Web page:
TUPELO – Wednesday afternoon, Maj. Sue Dorman had trimmed the air-conditioner back considerably, and a dab of perspiration showed under her tired eyes.
Dorman and her office mates at the Salvation Army were doing everything they could to save a few bucks since learning, three-quarters of the way through their fiscal year, that they were facing the possibility of having to cut staff or programs in order to survive.
“We’re somewhere from $60,000, $80,000 behind where we were last year in donations,” said Dorman, the Salvation Army’s highest ranking officer in Northeast Mississippi.
As if decreased donations weren’t enough, the organization has seen revenue declines from its four thrift stores in Tupelo, New Albany, Amory and Booneville. The stores, on which it relies to pump $160,000 into its social services programs each year, have yielded only about a quarter of that money.
It all adds up to a perfect storm of financial hardship for the Salvation Army, which has seen a steady increase in demand for its services since the country went into recession more than two years ago.
“As recently as last year we were only at 65 percent occupancy in our lodge,” said Dorman, speaking of the homeless shelter the Army operates on Carnation Street. “Now, almost every night, we’re at 100 percent.”
The Salvation Army has a been a philanthropic fixture in Tupelo since 1972, providing toys for children with the annual Christmas Angel Tree and feeding thousands with its Thanksgiving meal.
Last month the organization served nearly 8,000 free meals and gave away more than 700 pieces of clothing to those in need.
Every month it helps dozens of the area’s poor pay their electric and utility bills and assists them in obtaining medication when nobody else will.
To provide those services, the Tupelo Salvation Army relies heavily on donations in its annual budget of slightly more than $1 million.
The United Way supplements the Army’s mission with $140,000 each year, and various grants sometimes help, but generosity is the engine that drives the organization’s efforts, and these days folks aren’t giving like the used to.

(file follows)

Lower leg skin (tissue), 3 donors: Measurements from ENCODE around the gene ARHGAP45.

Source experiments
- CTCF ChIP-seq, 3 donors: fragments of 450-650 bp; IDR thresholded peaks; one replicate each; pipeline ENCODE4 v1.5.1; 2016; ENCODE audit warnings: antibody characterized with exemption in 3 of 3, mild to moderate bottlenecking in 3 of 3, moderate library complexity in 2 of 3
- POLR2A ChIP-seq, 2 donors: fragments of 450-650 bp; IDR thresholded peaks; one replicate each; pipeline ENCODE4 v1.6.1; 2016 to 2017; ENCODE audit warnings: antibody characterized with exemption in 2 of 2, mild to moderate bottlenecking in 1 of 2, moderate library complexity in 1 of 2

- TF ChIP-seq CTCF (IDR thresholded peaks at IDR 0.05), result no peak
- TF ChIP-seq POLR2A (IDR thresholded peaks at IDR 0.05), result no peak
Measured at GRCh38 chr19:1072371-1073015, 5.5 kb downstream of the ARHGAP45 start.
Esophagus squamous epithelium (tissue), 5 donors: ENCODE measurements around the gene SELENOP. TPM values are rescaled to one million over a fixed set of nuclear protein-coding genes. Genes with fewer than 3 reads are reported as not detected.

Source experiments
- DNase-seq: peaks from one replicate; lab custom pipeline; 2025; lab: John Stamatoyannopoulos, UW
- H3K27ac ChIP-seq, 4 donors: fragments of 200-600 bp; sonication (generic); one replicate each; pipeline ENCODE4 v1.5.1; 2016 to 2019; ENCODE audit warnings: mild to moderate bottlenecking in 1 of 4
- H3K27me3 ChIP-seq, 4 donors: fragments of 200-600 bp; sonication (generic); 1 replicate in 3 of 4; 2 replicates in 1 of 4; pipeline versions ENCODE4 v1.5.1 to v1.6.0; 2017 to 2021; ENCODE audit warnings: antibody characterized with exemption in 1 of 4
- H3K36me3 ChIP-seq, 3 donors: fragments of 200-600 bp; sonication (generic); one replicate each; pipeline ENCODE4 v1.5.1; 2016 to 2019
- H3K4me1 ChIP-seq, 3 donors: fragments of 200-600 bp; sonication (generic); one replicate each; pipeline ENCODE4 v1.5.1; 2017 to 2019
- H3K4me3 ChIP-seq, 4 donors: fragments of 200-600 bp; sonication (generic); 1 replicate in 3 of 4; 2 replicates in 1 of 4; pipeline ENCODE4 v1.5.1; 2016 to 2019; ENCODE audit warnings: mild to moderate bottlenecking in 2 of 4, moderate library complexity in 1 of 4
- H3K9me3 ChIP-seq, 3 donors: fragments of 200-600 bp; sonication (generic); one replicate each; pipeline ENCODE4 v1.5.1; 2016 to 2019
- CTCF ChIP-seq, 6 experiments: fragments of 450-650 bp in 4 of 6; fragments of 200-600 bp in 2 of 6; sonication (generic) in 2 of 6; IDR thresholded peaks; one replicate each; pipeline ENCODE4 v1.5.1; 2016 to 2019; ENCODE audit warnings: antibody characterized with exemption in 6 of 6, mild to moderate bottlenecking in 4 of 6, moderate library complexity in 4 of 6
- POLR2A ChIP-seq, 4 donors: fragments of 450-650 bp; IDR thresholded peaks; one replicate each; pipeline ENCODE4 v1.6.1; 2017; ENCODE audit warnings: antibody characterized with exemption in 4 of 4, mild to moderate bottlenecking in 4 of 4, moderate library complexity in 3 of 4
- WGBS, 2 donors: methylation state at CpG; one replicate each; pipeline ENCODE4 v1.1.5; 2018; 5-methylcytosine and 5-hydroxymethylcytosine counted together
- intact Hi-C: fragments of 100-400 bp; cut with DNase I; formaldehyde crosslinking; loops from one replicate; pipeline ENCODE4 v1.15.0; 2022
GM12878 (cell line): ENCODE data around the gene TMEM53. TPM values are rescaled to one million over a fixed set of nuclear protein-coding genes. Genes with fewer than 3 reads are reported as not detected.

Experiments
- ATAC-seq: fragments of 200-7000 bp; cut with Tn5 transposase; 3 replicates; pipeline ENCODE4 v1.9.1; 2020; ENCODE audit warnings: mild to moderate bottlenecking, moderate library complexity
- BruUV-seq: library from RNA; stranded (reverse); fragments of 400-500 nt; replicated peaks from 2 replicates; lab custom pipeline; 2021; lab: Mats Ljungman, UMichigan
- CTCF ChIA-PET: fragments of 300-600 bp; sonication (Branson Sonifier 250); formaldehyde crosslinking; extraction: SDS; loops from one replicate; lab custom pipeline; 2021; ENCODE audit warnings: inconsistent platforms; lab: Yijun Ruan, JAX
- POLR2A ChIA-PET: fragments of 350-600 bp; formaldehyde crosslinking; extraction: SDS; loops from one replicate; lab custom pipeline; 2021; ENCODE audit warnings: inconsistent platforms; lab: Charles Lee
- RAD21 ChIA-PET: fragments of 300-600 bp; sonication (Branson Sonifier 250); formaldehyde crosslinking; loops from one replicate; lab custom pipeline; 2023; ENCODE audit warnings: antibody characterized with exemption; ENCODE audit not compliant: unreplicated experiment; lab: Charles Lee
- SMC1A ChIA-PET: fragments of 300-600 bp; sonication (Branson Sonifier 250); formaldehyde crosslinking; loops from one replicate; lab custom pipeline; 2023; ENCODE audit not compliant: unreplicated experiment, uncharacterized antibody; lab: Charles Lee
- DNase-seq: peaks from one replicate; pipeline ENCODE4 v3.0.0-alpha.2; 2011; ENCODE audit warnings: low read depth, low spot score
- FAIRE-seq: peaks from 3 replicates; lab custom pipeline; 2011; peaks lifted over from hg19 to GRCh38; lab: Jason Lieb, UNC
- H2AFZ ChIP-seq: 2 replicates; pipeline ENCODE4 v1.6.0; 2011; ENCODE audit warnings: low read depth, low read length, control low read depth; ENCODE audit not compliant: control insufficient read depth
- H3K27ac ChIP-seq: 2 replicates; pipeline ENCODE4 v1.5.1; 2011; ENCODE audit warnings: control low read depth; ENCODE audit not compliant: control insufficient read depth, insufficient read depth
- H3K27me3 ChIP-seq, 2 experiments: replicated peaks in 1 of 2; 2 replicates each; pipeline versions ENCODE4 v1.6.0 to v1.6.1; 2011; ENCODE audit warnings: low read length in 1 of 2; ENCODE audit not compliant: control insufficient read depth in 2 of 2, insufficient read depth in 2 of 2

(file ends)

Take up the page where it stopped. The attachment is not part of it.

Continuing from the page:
Connie Snell, who owns a wholesale clothing company, for years has donated time, money and clothes to the Salvation Army.
“A lot of the Army’s volunteer work is seasonal, but I helped with Angel Tree and bell-ringing, you name it,” she said. In January 2009, Snell started really feeling the pinch financially.
She’s had to let go 11 employees, which amounts to about a third of her work force, and that’s meant increasing her own hours from 15 each week to 60.
She said it breaks her heart, but she just doesn’t have the time or the money to give anymore.
“My financial contributions are down about 10 percent, and I might be able to spend 30 minutes a week there, now,” she said.
There’s been some occasional relief for the Army, coming both from local businesses and from the state headquarters. Several Tupelo businesses, like Sam’s and Atlanta Bread Company, regularly give food for the organization to disperse, but it doesn’t go far as the chow lines increase.
The Salvation Army’s district headquarters, in Jackson, also has allowed the Tupelo regional office to defer its monthly service payments, but that can only go on for so long.
Dorman can’t imagine cutting services, and speaking Wednesday with the organization’s accountant, Pam Walters, she was adamant that they continue things like the after-school program, which each week provides 50 children with academic help.
“We actually go into the hole, financially, on that program,” said Walters.
Unless more money starts coming in, the organization will have to make cuts somewhere.
The Army employs 28 people, most of them part time, who throughout a four-county area do everything from cooking to providing social services to answering phones.
“I hate to say it, but we might have to cut hours,” said Dorman, adding that many employees, like the seven school teachers who serve in various roles, work only 15 hours per week.
Frugality has always been a high priority around the Carnation Street office. On the rare occasions when staff, like Greg Kagrise, travel, they stay in discount hotels and eat fast food.
Wednesday, Kagrise entered Dorman’s office with a look of sheepish understanding.
The two employees nodded and smiled as they examined receipts for a recent, overnight trip Kagrise took. “It’s OK,” Kagrise told Dorman as he left the room. “There’s no hurry.”
The Salvation Army recently started offering free classes on money management. Among other things, they’re designed to help people who’ve just begun receiving disability figure out how to make that money last.
A lot of those people sleep in the Army’s lodge each night, and Dorman, wiping sweat from under her eyes, said she and her staff are trying to set an example.
“Every little bit,” Dorman said, pressing her forefinger against her temple as if massaging away a headache. “Every little bit means a lot these days.”
Contact Galen Holley at 678-1510 or firstname.lastname@example.org
Galen Holley/NEMS Daily Journal